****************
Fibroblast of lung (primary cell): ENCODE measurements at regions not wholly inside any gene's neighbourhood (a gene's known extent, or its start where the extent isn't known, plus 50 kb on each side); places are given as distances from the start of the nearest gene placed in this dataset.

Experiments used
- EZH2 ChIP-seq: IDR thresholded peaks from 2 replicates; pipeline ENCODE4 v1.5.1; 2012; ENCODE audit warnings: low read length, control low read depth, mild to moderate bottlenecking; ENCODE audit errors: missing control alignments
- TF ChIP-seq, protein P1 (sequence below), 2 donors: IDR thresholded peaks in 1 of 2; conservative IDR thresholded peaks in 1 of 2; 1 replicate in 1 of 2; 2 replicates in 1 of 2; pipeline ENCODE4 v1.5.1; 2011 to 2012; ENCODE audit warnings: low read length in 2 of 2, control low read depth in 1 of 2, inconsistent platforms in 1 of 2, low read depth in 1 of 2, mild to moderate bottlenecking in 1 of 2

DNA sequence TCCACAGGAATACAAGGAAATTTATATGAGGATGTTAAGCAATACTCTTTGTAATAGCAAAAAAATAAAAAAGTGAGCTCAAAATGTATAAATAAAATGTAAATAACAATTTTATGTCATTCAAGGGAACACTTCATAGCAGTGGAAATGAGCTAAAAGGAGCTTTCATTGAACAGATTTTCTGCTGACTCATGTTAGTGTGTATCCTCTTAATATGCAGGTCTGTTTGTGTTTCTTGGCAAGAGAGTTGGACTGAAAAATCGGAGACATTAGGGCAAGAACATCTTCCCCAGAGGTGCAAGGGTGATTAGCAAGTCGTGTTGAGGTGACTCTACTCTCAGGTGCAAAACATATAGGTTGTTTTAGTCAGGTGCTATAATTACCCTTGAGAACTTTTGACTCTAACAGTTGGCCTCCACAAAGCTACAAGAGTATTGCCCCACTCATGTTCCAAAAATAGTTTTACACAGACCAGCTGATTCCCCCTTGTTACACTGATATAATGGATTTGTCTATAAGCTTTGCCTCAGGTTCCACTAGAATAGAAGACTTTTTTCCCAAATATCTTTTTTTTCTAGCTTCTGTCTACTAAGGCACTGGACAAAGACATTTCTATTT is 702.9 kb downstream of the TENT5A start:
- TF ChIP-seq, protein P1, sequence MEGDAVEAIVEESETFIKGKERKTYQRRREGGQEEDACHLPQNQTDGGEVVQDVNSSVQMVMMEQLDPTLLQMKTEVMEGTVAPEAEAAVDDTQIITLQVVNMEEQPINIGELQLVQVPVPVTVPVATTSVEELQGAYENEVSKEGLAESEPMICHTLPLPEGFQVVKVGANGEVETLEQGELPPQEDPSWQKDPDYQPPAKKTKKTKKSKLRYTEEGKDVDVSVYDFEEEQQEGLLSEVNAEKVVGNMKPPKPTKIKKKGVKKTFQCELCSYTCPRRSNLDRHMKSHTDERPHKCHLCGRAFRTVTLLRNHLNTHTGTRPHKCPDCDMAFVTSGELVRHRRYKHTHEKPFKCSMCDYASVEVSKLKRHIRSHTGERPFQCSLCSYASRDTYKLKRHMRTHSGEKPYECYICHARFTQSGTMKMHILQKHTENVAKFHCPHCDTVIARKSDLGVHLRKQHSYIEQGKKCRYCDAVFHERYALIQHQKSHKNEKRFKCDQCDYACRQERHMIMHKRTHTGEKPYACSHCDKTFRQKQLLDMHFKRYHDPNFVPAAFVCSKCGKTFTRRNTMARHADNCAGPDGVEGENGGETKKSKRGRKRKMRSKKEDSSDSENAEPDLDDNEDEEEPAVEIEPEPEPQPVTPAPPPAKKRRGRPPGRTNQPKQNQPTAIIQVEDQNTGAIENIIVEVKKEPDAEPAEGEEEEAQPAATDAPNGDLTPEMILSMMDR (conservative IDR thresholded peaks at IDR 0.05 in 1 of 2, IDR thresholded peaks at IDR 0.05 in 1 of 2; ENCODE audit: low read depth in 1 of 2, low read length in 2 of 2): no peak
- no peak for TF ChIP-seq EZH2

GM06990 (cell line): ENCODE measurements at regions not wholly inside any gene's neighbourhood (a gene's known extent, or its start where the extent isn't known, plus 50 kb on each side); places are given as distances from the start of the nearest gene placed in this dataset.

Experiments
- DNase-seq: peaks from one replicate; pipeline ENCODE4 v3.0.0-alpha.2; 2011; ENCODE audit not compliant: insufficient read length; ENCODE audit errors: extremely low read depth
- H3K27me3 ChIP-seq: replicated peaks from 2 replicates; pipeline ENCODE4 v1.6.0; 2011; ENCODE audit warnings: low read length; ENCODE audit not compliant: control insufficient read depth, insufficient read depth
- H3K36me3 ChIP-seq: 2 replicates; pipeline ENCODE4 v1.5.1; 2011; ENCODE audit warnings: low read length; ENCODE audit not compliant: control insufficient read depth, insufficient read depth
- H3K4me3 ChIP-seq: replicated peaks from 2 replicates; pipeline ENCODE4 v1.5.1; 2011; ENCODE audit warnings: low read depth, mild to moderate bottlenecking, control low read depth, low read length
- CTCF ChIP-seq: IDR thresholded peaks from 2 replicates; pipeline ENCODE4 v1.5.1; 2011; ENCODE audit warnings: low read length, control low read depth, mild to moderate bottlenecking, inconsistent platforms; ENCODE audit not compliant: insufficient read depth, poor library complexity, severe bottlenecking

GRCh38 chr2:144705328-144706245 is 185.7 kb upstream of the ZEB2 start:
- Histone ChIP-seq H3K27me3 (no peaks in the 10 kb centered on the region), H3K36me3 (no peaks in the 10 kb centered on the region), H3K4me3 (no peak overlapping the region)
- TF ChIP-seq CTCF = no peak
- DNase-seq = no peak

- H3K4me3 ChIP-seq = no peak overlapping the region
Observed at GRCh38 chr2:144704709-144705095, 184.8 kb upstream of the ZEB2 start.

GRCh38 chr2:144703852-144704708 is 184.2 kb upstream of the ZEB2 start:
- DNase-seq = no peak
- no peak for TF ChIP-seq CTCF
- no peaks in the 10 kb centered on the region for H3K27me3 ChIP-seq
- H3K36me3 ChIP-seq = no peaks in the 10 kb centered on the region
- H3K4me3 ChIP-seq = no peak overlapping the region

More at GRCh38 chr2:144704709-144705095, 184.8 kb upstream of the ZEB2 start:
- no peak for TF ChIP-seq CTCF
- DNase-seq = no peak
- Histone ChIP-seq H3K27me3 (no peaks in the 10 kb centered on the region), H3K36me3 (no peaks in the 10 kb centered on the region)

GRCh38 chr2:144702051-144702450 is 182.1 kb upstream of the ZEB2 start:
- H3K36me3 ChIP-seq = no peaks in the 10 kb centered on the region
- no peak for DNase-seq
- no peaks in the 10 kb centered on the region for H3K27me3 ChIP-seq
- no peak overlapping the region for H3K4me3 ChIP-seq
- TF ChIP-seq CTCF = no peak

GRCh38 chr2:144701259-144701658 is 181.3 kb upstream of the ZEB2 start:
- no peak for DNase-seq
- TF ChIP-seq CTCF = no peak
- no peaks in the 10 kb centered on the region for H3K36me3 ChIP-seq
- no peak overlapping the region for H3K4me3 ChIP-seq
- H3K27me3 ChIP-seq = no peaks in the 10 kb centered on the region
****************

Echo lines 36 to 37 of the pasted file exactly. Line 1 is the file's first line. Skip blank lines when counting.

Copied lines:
- TF ChIP-seq CTCF = no peak

GRCh38 chr2:144701259-144701658 is 181.3 kb upstream of the ZEB2 start: